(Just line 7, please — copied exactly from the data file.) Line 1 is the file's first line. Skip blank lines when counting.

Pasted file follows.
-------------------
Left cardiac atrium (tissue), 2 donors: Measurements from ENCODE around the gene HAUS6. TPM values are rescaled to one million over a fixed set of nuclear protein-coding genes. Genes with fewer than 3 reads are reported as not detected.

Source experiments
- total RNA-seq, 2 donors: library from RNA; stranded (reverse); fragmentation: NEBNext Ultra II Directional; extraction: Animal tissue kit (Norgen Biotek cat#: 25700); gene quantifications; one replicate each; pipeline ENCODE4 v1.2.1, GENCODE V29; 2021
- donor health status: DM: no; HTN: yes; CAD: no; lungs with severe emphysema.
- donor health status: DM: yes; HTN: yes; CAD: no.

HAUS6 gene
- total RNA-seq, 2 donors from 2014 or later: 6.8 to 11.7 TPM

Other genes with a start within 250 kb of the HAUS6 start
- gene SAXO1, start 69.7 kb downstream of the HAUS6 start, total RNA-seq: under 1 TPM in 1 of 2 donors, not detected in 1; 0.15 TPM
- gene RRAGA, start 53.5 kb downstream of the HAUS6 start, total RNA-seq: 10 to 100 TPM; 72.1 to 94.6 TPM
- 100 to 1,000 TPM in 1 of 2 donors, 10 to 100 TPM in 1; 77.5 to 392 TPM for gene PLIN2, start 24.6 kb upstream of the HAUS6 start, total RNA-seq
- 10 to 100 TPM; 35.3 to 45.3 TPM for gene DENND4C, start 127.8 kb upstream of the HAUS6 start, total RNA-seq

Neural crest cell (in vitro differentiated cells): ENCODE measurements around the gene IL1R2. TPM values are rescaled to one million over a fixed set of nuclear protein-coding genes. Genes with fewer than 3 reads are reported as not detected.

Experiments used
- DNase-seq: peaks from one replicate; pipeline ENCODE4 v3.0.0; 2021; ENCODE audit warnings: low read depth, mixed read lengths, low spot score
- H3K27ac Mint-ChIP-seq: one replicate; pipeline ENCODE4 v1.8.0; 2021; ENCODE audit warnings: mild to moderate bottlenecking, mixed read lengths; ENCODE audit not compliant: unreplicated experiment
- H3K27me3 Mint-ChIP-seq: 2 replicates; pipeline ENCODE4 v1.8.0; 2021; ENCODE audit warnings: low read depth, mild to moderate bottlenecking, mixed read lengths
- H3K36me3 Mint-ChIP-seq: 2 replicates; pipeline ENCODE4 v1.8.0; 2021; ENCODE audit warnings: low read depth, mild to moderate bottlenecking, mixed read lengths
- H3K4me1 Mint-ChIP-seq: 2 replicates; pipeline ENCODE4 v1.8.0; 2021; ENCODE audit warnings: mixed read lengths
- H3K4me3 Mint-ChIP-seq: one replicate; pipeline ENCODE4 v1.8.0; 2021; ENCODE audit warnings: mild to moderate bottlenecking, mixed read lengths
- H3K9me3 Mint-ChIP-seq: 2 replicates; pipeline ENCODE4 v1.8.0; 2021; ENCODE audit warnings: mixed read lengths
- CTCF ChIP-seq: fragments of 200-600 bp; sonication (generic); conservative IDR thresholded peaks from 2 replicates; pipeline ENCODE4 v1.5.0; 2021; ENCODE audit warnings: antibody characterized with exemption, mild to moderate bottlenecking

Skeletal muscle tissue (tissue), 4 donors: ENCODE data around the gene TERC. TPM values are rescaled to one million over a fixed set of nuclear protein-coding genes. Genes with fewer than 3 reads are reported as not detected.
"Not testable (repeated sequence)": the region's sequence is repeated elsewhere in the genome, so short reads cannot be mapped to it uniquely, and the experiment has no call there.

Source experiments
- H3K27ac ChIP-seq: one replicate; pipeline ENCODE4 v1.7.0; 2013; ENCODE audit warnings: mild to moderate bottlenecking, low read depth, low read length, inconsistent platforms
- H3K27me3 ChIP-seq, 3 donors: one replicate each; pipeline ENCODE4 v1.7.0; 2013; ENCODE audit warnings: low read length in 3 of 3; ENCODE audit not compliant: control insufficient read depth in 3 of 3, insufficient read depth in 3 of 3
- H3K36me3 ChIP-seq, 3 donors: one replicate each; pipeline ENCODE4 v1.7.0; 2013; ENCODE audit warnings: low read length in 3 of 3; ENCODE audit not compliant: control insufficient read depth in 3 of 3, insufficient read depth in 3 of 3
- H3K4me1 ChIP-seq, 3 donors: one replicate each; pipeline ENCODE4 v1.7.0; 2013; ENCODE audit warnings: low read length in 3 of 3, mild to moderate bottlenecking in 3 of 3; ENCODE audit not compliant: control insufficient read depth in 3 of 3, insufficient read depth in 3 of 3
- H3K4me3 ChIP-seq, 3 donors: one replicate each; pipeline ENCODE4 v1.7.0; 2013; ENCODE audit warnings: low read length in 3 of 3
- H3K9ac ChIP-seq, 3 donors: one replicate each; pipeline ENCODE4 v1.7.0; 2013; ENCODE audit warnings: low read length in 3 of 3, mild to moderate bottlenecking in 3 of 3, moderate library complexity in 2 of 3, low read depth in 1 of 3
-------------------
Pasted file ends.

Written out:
- total RNA-seq, 2 donors from 2014 or later: 6.8 to 11.7 TPM